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Labor force participation projections among age groups from 2014 to 2024

December 29, 2015

The labor force participation rate—the proportion of the civilian population that is working or seeking work—is highest among 25- to-54-year-olds. This is the age group with the strongest link to the labor market. This group’s labor force participation rate has been higher than 80 percent for the last several decades. Since 2000, however, the rate has been declining in most years.

People born between 1965 and 1975 will be in the ages of their highest participation rates during the 2014–24 timeframe. However, because this group is much smaller than that of the baby boomers (those born from 1946 to 1964), the number of 25- to 54-year-olds will shrink as baby boomers reach ages with much lower participation rates.

Labor force participation rates of 25-to-54-year-olds, 1994–2014 and projected from 2014–24
Year 25 to 29 30 to 34 35 to 39 40 to 44 45 to 49 50 to 54

1994

83.0 83.3 84.3 85.4 84.2 78.5

1995

83.4 84.2 84.3 85.0 83.8 78.3

1996

84.2 83.9 84.5 85.2 84.3 79.2

1997

84.8 84.0 84.7 85.4 84.3 80.5

1998

84.9 84.4 84.2 85.3 84.7 79.9

1999

84.6 84.7 84.1 85.1 84.5 80.3

2000

84.5 84.7 84.3 85.3 84.5 80.3

2001

83.7 84.4 84.3 85.0 84.2 80.2

2002

83.5 83.9 83.8 84.4 83.8 80.1

2003

82.5 83.3 83.5 84.3 83.8 80.2

2004

82.0 83.4 83.5 83.8 83.7 79.8

2005

82.4 83.2 83.5 84.0 83.4 79.8

2006

82.9 83.2 83.6 84.0 83.4 80.3

2007

83.1 83.6 83.4 84.2 83.4 80.4

2008

83.1 83.6 83.8 84.3 83.3 80.4

2009

82.1 83.3 83.6 83.7 82.9 80.3

2010

82.0 82.4 83.1 83.4 82.6 79.8

2011

81.1 81.9 82.5 82.9 82.2 79.2

2012

81.3 82.0 82.3 82.8 81.7 78.8

2013

80.6 81.9 82.1 82.3 81.2 78.3

2014

80.5 81.9 82.1 82.2 81.1 78.2

2015 (projected)

80.5 82.1 82.1 82.2 81.2 78.4

2016 (projected)

80.4 82.1 82.0 82.1 81.2 78.5

2017 (projected)

80.4 82.2 82.0 82.0 81.2 78.7

2018 (projected)

80.4 82.2 82.0 82.0 81.2 78.9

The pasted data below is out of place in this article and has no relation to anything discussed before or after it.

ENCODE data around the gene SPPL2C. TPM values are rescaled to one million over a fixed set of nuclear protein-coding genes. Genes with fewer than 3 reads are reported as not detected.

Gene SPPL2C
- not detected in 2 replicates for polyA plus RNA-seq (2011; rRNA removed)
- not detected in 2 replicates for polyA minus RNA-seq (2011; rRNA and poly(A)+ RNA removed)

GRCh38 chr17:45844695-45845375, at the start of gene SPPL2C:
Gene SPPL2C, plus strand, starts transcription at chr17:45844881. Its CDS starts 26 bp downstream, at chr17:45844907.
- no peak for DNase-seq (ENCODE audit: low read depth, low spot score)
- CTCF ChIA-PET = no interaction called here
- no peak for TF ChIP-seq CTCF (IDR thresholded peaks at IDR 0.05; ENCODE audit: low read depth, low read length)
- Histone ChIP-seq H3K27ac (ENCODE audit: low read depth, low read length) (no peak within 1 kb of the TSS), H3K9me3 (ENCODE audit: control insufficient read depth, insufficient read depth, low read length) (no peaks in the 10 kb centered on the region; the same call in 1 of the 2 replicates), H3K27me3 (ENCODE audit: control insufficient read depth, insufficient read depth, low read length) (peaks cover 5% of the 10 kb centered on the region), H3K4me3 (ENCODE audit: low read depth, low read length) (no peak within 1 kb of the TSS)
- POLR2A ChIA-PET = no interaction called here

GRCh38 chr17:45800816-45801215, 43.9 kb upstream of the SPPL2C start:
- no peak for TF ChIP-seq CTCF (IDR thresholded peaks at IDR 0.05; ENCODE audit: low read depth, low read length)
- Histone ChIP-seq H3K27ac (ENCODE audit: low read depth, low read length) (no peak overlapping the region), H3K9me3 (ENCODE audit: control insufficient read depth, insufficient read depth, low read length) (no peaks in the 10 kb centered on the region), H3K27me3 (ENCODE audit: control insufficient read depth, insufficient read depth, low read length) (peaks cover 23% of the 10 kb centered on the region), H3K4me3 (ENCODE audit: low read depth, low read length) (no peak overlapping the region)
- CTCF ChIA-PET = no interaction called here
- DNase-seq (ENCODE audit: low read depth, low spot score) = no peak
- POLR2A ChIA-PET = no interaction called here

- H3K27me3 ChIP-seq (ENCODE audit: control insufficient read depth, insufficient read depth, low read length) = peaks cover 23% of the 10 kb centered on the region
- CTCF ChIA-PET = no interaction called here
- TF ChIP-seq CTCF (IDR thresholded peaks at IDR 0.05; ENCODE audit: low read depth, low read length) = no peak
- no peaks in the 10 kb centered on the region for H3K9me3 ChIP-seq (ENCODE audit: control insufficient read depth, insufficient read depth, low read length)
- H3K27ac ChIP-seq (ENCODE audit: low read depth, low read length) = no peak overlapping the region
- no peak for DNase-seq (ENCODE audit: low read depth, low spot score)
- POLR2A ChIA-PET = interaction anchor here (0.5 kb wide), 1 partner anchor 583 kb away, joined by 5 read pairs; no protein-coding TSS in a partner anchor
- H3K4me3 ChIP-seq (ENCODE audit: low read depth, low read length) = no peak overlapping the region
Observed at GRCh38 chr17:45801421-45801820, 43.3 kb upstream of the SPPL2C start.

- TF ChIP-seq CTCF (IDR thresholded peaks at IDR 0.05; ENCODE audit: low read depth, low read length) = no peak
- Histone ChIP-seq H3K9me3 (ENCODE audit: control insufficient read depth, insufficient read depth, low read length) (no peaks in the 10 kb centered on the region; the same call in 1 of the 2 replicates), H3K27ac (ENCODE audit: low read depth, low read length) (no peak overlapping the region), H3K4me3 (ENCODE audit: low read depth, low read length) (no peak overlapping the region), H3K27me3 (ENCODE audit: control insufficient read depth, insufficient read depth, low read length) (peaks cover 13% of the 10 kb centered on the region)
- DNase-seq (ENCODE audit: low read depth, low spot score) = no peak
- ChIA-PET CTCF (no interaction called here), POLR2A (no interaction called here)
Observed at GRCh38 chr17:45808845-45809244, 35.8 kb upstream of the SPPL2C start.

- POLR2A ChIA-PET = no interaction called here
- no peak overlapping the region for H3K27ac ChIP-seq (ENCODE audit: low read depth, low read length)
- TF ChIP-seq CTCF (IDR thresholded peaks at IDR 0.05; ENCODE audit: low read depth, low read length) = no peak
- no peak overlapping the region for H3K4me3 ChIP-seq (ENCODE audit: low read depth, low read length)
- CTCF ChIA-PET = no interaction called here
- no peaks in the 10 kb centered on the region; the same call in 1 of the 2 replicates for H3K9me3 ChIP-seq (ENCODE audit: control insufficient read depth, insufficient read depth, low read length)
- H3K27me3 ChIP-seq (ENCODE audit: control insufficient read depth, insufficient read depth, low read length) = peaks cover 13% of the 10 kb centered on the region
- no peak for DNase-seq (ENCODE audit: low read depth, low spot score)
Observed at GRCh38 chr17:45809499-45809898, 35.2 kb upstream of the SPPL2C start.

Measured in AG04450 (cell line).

2019 (projected)

80.3 82.2 82.0 81.9 81.2 79.1

2020 (projected)

80.3 82.3 81.9 81.8 81.2 79.2

2021 (projected)

80.3 82.3 81.9 81.7 81.2 79.4

2022 (projected)

80.2 82.3 81.9 81.6 81.2 79.6

2023 (projected)

80.2 82.4 81.9 81.6 81.2 79.8

2024 (projected)

80.1 82.4 81.9 81.5 81.2 79.9

The participation rate of 25- to 34-year-olds also has mostly declined since 2000. The group had a participation rate of 83.2 percent in 1994, declining to 82.7 percent in 2004. The rate then fell to 81.2 percent in 2014 and is projected to stay essentially flat in the next decade.

Two other age groups—those 35 to 44 years old and those 45 to 54 years old—also have seen their participation rates decline since 2000. The labor force participation rates of these two groups were 83.6 percent and 81.8 percent, respectively, in 2004, falling to 82.2 percent and 79.6 percent in 2014.

Over the 2014–24 timeframe, 35- to-44-year-olds are expected to have a declining participation rate, dropping from 82.2 percent to 81.7 percent. The 45- to-54-year-old group is projected to have a slightly increasing participation rate, going from 79.6 percent to 81.0 percent.

For more information, see “Labor force projections to 2024: the labor force is growing, but slowly” by Mitra Toossi in the December 2015 Monthly Labor Review. Visit Employment Projections for the 2014–24 news release and related data.

SUGGESTED CITATION

Bureau of Labor Statistics, U.S. Department of Labor, The Economics Daily, Labor force participation projections among age groups from 2014 to 2024 on the Internet at https://www.bls.gov/opub/ted/2015/labor-force-participation-projections-among-age-groups-from-2014-to-2024.htm (visited August 12, 2020).

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